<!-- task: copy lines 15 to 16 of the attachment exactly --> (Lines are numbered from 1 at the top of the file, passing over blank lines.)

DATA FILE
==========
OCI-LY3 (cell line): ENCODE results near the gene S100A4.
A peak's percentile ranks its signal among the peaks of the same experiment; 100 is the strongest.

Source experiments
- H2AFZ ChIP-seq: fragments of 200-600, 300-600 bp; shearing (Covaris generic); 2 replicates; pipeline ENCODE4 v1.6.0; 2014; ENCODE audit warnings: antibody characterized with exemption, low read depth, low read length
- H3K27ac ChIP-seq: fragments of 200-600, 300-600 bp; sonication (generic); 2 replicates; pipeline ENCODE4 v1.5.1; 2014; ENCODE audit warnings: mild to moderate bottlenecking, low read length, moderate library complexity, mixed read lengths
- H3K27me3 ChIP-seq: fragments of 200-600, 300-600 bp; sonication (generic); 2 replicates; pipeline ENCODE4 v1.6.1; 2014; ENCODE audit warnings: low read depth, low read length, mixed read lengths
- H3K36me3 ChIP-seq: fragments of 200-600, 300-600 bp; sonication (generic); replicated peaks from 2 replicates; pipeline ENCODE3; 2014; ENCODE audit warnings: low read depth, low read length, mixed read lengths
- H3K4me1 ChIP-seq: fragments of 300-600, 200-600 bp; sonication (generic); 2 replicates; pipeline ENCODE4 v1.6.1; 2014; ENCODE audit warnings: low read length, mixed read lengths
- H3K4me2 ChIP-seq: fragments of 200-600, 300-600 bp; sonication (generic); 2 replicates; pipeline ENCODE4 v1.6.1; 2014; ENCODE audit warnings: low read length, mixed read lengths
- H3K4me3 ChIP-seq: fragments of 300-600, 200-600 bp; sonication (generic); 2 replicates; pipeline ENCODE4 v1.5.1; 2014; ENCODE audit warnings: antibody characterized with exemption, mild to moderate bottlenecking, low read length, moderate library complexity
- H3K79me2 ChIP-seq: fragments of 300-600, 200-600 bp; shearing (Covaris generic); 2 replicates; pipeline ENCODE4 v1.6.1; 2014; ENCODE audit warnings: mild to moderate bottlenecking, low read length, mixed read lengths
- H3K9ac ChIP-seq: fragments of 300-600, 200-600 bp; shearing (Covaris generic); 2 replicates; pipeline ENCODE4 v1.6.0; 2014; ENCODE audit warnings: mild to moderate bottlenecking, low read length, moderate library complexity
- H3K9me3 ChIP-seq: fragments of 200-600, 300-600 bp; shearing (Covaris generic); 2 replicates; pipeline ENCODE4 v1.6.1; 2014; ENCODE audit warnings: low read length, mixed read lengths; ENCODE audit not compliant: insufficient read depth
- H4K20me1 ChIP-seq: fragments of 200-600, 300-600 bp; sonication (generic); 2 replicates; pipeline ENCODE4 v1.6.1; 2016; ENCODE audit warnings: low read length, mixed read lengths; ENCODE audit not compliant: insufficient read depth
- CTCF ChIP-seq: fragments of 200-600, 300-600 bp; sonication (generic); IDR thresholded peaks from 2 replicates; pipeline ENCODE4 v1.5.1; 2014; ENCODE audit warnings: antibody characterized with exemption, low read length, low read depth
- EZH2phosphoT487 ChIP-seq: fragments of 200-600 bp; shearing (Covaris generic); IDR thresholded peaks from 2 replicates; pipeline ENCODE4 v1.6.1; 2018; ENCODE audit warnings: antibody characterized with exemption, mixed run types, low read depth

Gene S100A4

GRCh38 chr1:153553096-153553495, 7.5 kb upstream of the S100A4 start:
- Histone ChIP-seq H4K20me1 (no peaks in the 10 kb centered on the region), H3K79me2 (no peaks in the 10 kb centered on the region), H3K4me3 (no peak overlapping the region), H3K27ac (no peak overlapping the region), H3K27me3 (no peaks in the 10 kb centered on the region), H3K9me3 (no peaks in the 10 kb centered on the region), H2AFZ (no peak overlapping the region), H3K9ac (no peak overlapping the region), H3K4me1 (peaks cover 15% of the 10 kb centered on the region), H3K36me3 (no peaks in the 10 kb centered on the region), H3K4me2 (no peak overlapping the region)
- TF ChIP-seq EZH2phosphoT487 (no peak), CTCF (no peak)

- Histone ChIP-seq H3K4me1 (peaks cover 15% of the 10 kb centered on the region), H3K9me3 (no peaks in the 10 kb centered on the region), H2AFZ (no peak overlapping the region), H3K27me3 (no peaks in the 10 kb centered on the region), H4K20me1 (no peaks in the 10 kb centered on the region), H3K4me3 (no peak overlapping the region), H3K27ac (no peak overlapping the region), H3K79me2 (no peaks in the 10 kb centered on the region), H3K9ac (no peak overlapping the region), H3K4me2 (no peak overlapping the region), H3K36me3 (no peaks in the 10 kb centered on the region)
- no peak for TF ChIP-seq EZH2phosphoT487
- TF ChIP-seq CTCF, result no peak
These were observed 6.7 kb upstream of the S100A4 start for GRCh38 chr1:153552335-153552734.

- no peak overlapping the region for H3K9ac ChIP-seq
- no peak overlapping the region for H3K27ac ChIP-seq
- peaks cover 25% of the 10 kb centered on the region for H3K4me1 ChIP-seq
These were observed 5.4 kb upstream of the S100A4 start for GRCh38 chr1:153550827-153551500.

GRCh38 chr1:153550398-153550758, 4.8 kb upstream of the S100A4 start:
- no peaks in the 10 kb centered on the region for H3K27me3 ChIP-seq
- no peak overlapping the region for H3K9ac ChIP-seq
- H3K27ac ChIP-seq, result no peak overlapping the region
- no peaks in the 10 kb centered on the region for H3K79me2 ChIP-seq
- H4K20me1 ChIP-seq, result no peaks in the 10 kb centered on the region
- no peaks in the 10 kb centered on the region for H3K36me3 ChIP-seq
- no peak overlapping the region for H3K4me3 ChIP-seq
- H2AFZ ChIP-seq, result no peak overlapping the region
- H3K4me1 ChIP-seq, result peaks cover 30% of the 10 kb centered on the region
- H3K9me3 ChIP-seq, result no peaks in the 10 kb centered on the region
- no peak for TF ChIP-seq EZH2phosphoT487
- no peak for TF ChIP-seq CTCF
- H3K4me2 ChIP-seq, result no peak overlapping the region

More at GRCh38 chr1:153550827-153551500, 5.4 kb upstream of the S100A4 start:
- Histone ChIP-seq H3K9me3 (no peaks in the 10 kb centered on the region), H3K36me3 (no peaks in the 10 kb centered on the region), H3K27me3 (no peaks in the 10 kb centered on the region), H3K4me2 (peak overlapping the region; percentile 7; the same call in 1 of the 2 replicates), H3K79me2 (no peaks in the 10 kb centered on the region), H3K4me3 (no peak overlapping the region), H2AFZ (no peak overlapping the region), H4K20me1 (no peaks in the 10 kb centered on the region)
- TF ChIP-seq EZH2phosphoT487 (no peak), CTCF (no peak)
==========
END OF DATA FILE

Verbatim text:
- CTCF ChIP-seq: fragments of 200-600, 300-600 bp; sonication (generic); IDR thresholded peaks from 2 replicates; pipeline ENCODE4 v1.5.1; 2014; ENCODE audit warnings: antibody characterized with exemption, low read length, low read depth
- EZH2phosphoT487 ChIP-seq: fragments of 200-600 bp; shearing (Covaris generic); IDR thresholded peaks from 2 replicates; pipeline ENCODE4 v1.6.1; 2018; ENCODE audit warnings: antibody characterized with exemption, mixed run types, low read depth